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Old 16-10-2019, 07:44 PM   #1
andy665
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Consequences of caring for someone with depression

I know I have posted on here about this before but felt the time was right for a beginning to end (hopefully) summary of my experience of trying to support someone who was suffering from mental health issues, not really looking for advice, absolutely not looking for sympathy, more a case of sharing my experiences with others and if it can help just one person then it will be a post worth writing

Met my second wife back in 2002, we were both divorced, no kids - things moved quickly and within 4 months of meeting we had bought a house and were living together, married after 18 months.

I invested in a business and got royally shafted financially - this forced a move away from West Sussex up to Shropshire which it turns out was a great move - really settled here and its most definitely an area where we are happy but at the time it was tough emotionally and financially

We always planned on having a family and in December 2016, less than a month after my much missed dad passed away my wife announced she was pregnant, this was approx. 10 months after suffering an early miscarriage

The pregnancy went fine - zero issues, financial issues were being dealt with, most of them shielded from my wife as it would not have helped and there was little she could have done anyway.

In Aug 2007 we became proud parents of a wonderful little boy and the future seemed bright - how wrong was I!!!

About 6 months after having our son my wife started to change, slowly at first but it accelerated into a massive full blown depression, not being helped by her completely refusing to see that she was suffering and needed help.

Months turned into years and things got worse and worse - heavy drinking, stealing money from me, buying loads of crap and her getting into debt, going missing for a few days at a time, overdoses, seeking attention from other men, verbal abuse etc etc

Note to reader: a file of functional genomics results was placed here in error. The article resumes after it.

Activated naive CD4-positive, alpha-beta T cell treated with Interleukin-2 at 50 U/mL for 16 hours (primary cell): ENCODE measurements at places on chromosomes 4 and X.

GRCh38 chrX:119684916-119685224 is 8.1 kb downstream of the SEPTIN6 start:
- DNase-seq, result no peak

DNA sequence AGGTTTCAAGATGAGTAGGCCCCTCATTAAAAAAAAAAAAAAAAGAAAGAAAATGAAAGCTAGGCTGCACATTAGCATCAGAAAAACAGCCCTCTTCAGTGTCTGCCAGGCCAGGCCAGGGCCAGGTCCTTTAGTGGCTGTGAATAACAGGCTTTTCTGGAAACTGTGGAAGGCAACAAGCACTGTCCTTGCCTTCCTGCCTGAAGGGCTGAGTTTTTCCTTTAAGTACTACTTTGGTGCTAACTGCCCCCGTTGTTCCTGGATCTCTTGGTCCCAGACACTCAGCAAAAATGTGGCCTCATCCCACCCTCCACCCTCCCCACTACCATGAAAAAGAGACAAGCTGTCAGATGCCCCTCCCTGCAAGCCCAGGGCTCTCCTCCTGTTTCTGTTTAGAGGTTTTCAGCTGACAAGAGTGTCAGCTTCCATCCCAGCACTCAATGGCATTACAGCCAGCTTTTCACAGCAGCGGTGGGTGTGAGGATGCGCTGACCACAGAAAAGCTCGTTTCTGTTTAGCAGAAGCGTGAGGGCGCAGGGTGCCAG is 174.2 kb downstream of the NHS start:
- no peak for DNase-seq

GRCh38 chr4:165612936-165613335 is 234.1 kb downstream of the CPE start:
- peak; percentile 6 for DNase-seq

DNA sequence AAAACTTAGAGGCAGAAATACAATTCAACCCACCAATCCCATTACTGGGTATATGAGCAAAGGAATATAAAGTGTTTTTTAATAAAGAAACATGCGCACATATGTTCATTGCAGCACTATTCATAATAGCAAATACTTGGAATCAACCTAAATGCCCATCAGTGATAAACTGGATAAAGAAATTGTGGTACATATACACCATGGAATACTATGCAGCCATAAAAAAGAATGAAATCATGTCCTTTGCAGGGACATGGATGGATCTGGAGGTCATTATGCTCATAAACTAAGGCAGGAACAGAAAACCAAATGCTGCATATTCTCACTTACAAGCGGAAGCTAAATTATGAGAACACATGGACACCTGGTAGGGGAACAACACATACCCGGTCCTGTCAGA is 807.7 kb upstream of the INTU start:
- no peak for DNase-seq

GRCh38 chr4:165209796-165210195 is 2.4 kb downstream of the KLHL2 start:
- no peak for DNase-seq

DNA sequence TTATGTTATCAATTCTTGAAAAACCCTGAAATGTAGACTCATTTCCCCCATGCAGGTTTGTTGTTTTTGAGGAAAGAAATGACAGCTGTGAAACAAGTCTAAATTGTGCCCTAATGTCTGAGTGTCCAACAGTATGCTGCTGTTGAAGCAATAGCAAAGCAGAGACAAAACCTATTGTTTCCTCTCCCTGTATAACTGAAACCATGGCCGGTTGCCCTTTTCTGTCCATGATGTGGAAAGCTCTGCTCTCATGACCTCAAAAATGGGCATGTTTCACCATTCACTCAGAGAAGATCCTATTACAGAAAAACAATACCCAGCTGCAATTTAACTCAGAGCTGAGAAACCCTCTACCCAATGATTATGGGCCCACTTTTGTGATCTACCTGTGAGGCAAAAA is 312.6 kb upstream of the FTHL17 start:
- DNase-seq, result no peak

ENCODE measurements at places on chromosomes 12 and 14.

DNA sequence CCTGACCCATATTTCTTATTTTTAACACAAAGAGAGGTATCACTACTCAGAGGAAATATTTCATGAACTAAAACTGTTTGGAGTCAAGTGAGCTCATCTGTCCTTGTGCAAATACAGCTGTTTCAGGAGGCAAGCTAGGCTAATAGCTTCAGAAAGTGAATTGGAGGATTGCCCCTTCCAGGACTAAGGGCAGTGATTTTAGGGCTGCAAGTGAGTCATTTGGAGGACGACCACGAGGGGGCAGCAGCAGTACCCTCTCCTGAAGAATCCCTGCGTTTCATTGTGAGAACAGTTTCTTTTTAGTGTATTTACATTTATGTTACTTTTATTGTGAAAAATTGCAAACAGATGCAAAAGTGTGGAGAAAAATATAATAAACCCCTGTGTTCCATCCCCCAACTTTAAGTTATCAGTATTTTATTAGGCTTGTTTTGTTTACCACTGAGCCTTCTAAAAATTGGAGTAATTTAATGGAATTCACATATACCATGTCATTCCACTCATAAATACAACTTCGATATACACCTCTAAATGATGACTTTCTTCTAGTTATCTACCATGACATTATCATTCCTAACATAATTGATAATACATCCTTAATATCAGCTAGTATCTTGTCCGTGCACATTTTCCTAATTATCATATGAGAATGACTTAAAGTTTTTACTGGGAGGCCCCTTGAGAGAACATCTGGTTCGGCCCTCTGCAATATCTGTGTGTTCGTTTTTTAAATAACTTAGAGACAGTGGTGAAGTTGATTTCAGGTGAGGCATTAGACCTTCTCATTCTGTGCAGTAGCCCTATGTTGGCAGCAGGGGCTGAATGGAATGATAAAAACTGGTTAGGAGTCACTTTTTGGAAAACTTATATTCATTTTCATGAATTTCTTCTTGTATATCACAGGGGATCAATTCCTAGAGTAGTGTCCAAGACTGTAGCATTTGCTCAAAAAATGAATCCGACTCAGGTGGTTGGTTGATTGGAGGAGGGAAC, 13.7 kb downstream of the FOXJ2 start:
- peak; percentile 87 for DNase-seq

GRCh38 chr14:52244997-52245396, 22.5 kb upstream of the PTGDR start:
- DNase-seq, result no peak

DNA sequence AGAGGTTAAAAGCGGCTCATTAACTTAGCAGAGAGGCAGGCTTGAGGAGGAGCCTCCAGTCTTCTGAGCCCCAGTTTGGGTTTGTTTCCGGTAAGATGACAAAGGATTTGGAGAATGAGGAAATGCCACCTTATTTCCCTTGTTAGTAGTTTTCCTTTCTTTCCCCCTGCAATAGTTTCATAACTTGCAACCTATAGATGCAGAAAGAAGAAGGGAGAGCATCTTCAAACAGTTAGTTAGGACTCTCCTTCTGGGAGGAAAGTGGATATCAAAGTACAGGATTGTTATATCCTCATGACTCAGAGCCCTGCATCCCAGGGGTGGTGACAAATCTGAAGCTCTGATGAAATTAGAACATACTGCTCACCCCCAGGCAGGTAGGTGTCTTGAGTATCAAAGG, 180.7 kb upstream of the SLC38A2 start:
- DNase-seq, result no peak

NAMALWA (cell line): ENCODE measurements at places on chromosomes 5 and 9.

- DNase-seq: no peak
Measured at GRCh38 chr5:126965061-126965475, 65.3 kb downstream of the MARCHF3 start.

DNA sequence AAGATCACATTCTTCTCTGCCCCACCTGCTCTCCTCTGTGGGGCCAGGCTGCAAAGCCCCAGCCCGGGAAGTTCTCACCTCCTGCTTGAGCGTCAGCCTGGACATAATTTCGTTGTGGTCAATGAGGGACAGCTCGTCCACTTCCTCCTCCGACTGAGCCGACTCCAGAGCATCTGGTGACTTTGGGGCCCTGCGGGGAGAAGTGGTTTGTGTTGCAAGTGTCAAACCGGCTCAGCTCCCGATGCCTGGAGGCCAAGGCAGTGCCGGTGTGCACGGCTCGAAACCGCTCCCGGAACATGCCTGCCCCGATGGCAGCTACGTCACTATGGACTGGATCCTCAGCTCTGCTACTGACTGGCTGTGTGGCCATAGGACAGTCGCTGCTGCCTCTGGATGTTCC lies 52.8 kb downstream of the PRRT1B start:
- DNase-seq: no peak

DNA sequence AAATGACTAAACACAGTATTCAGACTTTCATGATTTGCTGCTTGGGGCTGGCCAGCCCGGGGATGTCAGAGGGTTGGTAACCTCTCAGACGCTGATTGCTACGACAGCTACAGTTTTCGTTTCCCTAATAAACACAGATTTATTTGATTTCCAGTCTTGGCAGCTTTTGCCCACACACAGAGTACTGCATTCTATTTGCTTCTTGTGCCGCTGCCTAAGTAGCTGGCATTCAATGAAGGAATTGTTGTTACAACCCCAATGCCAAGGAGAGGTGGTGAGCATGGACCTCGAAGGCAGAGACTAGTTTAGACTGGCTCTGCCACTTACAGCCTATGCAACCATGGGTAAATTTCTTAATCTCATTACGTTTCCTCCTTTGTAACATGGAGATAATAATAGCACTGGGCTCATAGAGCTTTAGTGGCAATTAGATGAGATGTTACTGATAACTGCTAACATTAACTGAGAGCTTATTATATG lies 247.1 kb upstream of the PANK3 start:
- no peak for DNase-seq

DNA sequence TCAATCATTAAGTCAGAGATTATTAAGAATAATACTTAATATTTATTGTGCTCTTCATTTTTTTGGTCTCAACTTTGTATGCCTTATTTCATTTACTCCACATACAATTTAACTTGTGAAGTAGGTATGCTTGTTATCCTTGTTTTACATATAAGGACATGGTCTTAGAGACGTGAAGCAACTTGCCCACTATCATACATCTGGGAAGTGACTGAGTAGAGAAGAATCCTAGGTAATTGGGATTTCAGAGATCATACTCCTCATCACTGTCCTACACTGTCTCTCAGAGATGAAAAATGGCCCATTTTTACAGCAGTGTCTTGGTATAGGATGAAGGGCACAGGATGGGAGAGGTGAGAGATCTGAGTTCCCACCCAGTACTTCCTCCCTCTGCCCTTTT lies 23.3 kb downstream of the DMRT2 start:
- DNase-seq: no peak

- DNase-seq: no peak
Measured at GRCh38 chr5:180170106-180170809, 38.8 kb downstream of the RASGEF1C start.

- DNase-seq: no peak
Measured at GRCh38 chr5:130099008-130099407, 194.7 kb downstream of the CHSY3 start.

Like many people suffering from depression she was able to hide it from the outside world, she held down a decent job, friends and family thought she was generally ok and when she let the mask slip she blamed me - saying I was controlling and abusive, which many people believed (and still do in certain cases)

Slowly but surely her / our friends turned their backs on us - fed up of my apparent abusive behaviour towards a totally blameless wife. In reality our family was falling apart, our marriage was disintegrating and I was desperately trying to almost singlehandedly bring up our young son, hold down a job and keep my family together.

My wifes behaviour got worse, she was caught drink driving (I will never attempt to condone or justify this), she was unfaithful and had started to call the police and accuse me of assault - I lost count of the number of times the police came to the house - no action was ever taken against me and for the most part they were very understanding and perceptive of what was really happening

By now, my family and our few remaining friends were all pleading with me to leave her, take our son and create a new life away from her - easy to say, for me, impossible to do. Despite her behaviour and the hurt being caused she was my wife and I still loved her, I could see she was gripped by the depression and that underneath she was still the person I met and fell in love with.

In 2016 things had got so bad I called in Social Services and got our son put on a Child Protection plan - I needed help and support, social workers were absolutely awful but I had support from an early intervention and family support worker who is still in contact with us and helped us enormously.

Things got so bad I spoke to our GP, the police etc to see if I could get her sectioned, I honestly felt like she needed to be detained for her own safety - nobody was interested, the line was always the same "she has to ask for help" - it was incredibly frustrating, I could see she needed help, they could see she needed help but she thought she was fine and why would someone who thought they were fine ever ask for help - in her mind, everyone was ganging up on her, we had the problem, not her